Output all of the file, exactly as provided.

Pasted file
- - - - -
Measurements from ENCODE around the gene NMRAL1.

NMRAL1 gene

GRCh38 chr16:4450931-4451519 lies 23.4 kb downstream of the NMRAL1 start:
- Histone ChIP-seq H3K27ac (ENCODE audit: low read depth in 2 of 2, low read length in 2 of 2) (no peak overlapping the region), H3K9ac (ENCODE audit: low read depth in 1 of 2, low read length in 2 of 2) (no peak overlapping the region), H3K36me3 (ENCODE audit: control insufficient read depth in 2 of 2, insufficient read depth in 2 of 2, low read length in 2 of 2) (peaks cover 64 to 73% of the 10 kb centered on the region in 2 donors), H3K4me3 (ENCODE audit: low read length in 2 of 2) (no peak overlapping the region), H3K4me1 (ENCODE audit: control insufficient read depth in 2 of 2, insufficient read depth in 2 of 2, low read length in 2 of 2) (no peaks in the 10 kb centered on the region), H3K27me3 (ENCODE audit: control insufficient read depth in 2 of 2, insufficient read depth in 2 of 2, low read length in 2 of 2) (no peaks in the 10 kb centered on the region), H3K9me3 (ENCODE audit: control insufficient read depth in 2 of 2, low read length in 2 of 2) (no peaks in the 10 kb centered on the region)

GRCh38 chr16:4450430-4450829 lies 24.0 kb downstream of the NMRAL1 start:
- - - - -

Measurements from ENCODE around the gene NMRAL1.

NMRAL1 gene

GRCh38 chr16:4450931-4451519 lies 23.4 kb downstream of the NMRAL1 start:
- Histone ChIP-seq H3K27ac (ENCODE audit: low read depth in 2 of 2, low read length in 2 of 2) (no peak overlapping the region), H3K9ac (ENCODE audit: low read depth in 1 of 2, low read length in 2 of 2) (no peak overlapping the region), H3K36me3 (ENCODE audit: control insufficient read depth in 2 of 2, insufficient read depth in 2 of 2, low read length in 2 of 2) (peaks cover 64 to 73% of the 10 kb centered on the region in 2 donors), H3K4me3 (ENCODE audit: low read length in 2 of 2) (no peak overlapping the region), H3K4me1 (ENCODE audit: control insufficient read depth in 2 of 2, insufficient read depth in 2 of 2, low read length in 2 of 2) (no peaks in the 10 kb centered on the region), H3K27me3 (ENCODE audit: control insufficient read depth in 2 of 2, insufficient read depth in 2 of 2, low read length in 2 of 2) (no peaks in the 10 kb centered on the region), H3K9me3 (ENCODE audit: control insufficient read depth in 2 of 2, low read length in 2 of 2) (no peaks in the 10 kb centered on the region)

GRCh38 chr16:4450430-4450829 lies 24.0 kb downstream of the NMRAL1 start: